Question of the Day: If Corporations Are Really People…

If corporations are really people, wouldn’t Rick Perry have executed some by now?

This Is Not Class Warfare, But Republican Millionaires Claim Financial Hardship

Barack Obama says, “This is not class warfare; it’s math.”

“Middle class families shouldn’t pay higher taxes than millionaires and billionaires,” the president declared. “That’s pretty straightforward. It’s hard to argue against that. Warren Buffett’s secretary shouldn’t pay a higher tax rate than Warren Buffett. There’s no justification for it.”

“Anybody who says we can’t change the tax code to correct that, anyone who has signed some pledge to protect every single tax loophole so long as they live, they should be called out. They should have to defend that unfairness,” he added. “If their pledge [is] to keep that kind of unfairness in place, they should remember the last time I checked, the only pledge that really matters is the pledge we make to uphold the Constitution.”

“We’re already hearing the usual defenders of these kind of loopholes saying this is just class warfare. I reject the idea that asking a hedge fund manager to pay the same tax rate at a plumber or teacher is class warfare. I think it’s just the the right thing to do,” he said.

“Both parties agree that we need to reduce the deficit by the same amount, by $4 trillion. So what choices are we going to make to reach that goal? Either we ask the wealthiest Americans to pay their fair share in taxes or we ask seniors to pay more for Medicare. We can’t afford to do both. Either we gut education and medical research or we’ve got to reform the tax code so that most profitable corporations have to give up tax loopholes that other companies don’t get. We can’t afford to do both. This is not class warfare; it’s math.”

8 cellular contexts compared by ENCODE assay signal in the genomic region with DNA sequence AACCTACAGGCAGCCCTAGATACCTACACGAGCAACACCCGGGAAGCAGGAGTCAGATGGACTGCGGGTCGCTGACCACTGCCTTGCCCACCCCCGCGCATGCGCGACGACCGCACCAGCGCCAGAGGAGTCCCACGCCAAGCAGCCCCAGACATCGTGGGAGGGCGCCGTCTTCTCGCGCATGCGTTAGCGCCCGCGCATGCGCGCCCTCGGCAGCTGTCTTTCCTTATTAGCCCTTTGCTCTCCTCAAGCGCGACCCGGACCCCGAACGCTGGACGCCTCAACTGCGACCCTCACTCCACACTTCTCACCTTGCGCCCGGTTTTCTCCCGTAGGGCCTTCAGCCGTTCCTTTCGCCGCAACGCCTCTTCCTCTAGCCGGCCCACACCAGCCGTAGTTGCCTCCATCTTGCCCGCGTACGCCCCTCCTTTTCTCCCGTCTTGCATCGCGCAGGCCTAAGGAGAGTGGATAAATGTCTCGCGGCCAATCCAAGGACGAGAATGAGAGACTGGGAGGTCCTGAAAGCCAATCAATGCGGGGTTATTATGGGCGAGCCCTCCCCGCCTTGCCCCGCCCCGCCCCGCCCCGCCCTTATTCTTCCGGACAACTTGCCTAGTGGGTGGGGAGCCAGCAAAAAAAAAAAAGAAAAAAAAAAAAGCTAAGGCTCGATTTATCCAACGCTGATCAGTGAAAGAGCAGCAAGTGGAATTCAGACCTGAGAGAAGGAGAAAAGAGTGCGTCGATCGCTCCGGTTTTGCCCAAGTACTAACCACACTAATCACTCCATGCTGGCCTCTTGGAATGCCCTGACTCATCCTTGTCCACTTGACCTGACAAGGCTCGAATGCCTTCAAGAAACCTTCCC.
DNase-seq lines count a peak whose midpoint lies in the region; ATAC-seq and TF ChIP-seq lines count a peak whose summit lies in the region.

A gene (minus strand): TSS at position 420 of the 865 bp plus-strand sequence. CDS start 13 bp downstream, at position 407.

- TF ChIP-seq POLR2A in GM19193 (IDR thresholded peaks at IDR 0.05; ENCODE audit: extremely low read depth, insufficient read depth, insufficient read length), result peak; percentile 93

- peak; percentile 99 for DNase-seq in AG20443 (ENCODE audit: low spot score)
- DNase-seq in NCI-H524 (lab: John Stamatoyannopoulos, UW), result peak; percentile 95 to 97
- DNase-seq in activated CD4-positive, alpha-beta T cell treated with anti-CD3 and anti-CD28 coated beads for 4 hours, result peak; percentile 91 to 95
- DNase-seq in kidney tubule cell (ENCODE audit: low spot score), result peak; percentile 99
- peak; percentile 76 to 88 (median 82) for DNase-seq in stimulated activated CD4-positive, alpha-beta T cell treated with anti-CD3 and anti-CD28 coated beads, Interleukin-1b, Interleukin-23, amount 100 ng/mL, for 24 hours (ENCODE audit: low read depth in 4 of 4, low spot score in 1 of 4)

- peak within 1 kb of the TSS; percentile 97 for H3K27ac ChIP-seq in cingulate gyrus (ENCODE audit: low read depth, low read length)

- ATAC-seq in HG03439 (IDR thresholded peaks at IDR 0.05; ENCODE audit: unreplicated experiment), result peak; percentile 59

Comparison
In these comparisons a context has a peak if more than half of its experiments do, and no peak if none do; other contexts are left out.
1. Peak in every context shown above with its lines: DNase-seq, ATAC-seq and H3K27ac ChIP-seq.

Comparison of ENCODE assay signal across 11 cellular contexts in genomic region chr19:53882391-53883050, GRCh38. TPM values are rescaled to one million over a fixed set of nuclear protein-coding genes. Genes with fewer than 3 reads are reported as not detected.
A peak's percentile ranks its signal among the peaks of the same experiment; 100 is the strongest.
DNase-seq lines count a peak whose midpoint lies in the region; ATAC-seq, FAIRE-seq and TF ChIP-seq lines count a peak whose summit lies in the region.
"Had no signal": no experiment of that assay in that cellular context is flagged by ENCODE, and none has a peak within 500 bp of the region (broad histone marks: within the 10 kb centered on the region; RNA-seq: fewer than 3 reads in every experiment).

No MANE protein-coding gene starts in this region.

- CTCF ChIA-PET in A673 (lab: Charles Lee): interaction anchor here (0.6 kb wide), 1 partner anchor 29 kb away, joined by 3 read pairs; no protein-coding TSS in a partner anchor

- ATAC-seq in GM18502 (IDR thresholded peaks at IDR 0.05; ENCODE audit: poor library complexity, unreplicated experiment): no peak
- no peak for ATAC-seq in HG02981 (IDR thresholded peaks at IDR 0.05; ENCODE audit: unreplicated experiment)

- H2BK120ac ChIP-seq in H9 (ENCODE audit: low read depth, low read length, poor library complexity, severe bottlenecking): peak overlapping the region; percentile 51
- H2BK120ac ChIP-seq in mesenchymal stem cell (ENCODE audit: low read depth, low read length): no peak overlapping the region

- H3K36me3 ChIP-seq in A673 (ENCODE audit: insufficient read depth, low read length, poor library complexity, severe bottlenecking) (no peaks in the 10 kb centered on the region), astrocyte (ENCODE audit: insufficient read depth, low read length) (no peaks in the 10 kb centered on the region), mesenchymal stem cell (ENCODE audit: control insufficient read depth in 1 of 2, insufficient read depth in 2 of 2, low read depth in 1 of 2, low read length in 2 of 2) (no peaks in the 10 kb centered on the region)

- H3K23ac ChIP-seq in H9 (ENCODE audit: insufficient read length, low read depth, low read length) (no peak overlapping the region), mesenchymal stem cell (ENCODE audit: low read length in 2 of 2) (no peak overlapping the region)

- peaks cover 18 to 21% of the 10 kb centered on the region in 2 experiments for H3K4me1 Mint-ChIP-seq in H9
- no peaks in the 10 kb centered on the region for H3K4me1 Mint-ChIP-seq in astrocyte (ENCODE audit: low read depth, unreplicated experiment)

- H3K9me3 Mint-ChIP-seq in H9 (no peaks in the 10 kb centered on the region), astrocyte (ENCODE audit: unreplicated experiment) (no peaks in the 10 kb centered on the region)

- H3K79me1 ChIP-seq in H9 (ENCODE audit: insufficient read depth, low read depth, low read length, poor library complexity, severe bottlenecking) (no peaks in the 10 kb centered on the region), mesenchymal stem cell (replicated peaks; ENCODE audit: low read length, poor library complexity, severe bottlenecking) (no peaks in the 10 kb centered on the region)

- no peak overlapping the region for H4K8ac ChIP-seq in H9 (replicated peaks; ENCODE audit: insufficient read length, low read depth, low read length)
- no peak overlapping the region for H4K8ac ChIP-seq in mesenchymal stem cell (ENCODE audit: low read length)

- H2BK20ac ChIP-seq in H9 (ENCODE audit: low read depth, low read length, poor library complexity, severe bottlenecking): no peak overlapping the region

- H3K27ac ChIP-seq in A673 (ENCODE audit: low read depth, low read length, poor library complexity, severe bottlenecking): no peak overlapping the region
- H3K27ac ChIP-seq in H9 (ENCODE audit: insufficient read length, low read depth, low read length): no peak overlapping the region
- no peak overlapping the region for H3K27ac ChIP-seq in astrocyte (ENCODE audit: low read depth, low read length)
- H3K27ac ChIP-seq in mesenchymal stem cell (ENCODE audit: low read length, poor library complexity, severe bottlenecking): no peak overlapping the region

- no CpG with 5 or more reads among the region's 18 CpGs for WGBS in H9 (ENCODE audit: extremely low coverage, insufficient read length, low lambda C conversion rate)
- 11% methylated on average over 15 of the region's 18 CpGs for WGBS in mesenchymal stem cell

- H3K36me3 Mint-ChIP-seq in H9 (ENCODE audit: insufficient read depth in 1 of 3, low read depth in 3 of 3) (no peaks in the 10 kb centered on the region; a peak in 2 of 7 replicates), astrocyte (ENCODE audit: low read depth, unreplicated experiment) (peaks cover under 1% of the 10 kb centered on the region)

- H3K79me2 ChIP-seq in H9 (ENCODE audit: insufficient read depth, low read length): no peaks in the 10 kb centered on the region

Some Republicans not only see this as class warfare but as unfair treatment of  them.  As seen in the video above, Rep. John Fleming (R-LA)  complains that “by the time I feed my family, I have maybe $400,000 left over.”

Of course millionaires like Fleming are the exception. Most small businessmen, the job creators, make far less than he does and aren’t affected by the proposed tax increase on millionaires. Besides, historically there is no evidence that higher taxes reduce hiring. If I need an employee for my office, I’ll hire somebody. The tax rates do not weigh into the decision.